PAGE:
I was very fortunate to grow up in the small hamlet of Wading River on the north shore of eastern Long Island (as I found out in November, little more than a stone's throw from where Ruth Niles lived in Baiting Hollow), the oldest of 3 children to the two finest parents any children have ever known. They are, and always will be, my two personal idols. In June 1981, I graduated from Shoreham-Wading River High School where wrestling coach Joe Ferriera greatly influenced me as a young man and helped keep me on the straight and narrow. When we needed to raise money for a digital Toledo scale for our wrestling team, I learned most everything I would later need to know about business selling small SWR Wildcat trash cans. I am forever in his debt for his positive influence.
So how did I get involved in woodturning and burl importing/retailing? Like many people, I spent a lot of years trying to figure out what it was I wanted to do when I grew up. As a (younger) kid, I was briefly introduced to woodturning in Mr. Rosen's 7th/8th grade shop class, where I made a non-functional, really crude wooden fishing reel that I have to this day. My father later purchased a lathe and did some terrific spindle turning (especially after a class he took with Russ Zimmerman when he was in Putney, VT).
Parenthood, self-employment, hard work, success and failure, and the Great Recession of 2007/2008 have reinforced something I've always believed - in keeping with Frank Capra's great film of the same name - "You Can't Take it With You." I met and worked with some truly terrific people during my 20 years in the Navy, but to find something that I truly love, the success or failure of which is entirely dependent on me, that never seems like work no matter how hard I work or how many hours I put in, and be home everyday to help raise my now 13 and 8 year old boys, and earn a few dollars doing so, is truly priceless. I consider myself very blessed. Does life get any better? As the late David Nittmann told me, serendipitous indeed!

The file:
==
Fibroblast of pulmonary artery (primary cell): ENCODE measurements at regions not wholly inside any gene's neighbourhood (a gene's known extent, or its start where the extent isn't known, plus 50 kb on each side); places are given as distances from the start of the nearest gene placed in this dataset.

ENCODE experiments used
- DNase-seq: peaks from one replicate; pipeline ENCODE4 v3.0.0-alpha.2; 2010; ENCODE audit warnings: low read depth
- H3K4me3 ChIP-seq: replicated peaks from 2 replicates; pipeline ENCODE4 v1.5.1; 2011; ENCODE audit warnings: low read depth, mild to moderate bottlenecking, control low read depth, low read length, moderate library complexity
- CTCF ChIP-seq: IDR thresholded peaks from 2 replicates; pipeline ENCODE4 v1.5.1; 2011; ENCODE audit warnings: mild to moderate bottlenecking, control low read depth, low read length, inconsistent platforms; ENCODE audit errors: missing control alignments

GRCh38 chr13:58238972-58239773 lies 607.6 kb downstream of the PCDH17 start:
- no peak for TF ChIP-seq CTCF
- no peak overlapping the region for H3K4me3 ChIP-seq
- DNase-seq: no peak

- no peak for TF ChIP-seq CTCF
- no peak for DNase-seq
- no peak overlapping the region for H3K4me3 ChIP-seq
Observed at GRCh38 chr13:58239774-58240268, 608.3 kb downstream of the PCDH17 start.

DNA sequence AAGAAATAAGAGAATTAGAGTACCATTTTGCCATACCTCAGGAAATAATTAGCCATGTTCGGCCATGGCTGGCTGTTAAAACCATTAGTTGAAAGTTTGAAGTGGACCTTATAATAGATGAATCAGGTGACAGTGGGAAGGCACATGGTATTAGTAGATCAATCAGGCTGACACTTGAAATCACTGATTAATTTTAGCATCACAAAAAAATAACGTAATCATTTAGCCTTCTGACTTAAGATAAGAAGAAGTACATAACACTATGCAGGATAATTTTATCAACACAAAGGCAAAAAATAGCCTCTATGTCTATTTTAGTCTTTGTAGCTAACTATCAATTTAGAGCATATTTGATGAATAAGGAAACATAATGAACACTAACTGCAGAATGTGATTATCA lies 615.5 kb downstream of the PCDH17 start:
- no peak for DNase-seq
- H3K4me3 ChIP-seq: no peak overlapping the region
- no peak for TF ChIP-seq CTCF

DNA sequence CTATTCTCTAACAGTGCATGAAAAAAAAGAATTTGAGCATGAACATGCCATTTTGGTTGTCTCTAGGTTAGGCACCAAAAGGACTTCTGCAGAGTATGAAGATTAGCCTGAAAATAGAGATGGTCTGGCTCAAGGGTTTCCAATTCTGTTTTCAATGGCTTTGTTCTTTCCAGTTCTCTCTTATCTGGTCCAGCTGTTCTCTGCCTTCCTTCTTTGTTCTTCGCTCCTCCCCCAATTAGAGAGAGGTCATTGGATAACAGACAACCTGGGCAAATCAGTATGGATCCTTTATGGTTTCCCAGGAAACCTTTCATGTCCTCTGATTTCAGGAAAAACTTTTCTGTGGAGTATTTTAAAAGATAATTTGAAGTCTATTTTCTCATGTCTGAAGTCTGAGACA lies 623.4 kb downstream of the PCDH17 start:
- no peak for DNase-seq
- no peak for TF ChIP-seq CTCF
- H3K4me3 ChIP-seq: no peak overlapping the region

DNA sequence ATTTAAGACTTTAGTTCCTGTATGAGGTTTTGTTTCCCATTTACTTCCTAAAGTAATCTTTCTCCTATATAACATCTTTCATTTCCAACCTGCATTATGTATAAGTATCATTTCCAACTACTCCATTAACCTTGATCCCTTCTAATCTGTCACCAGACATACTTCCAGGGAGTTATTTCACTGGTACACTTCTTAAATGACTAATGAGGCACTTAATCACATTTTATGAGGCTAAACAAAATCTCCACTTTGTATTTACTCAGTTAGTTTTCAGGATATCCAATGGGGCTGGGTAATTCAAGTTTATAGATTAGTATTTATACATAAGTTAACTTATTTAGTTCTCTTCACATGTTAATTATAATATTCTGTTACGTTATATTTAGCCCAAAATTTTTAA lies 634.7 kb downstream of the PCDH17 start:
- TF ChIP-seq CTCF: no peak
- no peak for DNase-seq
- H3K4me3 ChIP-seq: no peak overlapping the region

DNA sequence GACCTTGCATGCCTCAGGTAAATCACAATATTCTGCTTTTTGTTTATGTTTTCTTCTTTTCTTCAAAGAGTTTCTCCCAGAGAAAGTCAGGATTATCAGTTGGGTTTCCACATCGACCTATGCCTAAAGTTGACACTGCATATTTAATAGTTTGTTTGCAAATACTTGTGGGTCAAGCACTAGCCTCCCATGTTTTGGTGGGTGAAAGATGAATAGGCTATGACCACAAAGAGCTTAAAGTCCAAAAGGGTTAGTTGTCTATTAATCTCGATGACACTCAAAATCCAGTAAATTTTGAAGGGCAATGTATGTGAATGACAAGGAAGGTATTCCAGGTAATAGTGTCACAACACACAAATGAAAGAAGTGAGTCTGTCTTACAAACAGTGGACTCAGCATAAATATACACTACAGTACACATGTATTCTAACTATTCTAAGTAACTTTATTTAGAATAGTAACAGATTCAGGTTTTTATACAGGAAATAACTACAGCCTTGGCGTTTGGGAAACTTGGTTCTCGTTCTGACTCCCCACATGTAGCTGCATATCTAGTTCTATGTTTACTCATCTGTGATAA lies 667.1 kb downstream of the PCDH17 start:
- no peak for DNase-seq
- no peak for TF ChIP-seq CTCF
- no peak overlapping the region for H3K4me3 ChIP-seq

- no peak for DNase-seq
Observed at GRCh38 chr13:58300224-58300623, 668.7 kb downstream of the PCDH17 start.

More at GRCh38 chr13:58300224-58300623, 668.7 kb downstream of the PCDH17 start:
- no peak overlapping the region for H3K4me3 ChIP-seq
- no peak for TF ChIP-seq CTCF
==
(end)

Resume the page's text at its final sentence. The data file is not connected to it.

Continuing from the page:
As for the woodworking/woodturning aspect of my business, my greatest inspiration, pleasure and challenge comes from working with cutoffs and seemingly non-ideal, oddly shaped or termite/ant damaged burls that few customers buy, to create a work for people to enjoy that showcases the simple natural beauty of burl, often with contrasting heartwood and sapwood, in an aesthetically pleasing form. I consider the economic challenges in the aftermath of the Great Recession to have been a blessing in that I was forced to re-think the products I offered and raw materials I used. Nine of the 11 hollow form below are from scrap/cutoffs and the Red Mallee Burl pedestal went unsold for years before I chose to use it to display my small/mini work.
So that, in a nutshell, is my story. Fortunately for me, I have a wonderful wife Seiko, who was so anxious to meet me that, in truly serendipitous fashion, she ran through my then 3 week old brick mailbox with her car in August 2002. Domo arigato gozaimashita! We married in January 2003 - in front of the mailbox she paid to rebuild - the night before I deployed to the Persian Gulf. She has been and remains unbelievably supportive of my passion as a business owner and woodturner and blessed us with two healthy, happy, wonderful sons - Charlie and Bryan. I could not do what I do without her. Aishiteru!